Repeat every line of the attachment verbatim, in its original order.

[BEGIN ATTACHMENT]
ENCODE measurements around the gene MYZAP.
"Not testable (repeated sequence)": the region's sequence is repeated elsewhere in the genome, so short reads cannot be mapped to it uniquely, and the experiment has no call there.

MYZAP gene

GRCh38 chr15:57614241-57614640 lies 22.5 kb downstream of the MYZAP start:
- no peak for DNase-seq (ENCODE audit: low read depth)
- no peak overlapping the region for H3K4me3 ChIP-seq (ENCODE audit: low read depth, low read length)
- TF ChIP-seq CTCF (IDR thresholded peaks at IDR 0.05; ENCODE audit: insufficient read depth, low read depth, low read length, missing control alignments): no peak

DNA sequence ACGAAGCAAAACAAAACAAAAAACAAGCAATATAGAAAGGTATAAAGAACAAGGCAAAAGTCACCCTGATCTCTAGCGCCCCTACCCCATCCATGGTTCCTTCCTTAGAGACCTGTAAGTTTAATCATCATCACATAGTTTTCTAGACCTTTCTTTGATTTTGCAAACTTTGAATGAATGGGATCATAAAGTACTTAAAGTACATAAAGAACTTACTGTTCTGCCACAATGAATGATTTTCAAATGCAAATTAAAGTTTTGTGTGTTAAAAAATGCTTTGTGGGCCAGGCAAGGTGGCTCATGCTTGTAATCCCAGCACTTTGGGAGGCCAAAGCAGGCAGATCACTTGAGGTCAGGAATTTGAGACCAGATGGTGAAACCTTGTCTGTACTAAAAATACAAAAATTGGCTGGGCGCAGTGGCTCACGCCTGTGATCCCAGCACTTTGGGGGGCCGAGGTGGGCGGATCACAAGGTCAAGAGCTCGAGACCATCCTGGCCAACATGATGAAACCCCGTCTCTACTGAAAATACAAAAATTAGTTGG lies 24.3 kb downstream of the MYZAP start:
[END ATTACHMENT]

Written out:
ENCODE measurements around the gene MYZAP.
"Not testable (repeated sequence)": the region's sequence is repeated elsewhere in the genome, so short reads cannot be mapped to it uniquely, and the experiment has no call there.

MYZAP gene

GRCh38 chr15:57614241-57614640 lies 22.5 kb downstream of the MYZAP start:
- no peak for DNase-seq (ENCODE audit: low read depth)
- no peak overlapping the region for H3K4me3 ChIP-seq (ENCODE audit: low read depth, low read length)
- TF ChIP-seq CTCF (IDR thresholded peaks at IDR 0.05; ENCODE audit: insufficient read depth, low read depth, low read length, missing control alignments): no peak

DNA sequence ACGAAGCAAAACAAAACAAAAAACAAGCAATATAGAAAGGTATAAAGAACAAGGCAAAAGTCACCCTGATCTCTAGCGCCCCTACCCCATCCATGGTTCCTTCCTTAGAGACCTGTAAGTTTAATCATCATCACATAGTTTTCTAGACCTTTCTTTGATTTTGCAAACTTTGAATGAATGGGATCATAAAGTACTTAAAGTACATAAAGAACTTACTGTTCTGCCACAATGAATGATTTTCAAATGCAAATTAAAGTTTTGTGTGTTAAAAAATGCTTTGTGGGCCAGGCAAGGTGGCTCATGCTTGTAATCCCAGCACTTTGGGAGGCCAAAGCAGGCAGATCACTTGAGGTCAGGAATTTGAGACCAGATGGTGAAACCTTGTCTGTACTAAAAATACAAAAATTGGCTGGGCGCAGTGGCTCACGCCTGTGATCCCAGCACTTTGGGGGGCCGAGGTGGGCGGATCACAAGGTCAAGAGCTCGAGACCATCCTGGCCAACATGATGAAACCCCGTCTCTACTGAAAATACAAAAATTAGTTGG lies 24.3 kb downstream of the MYZAP start: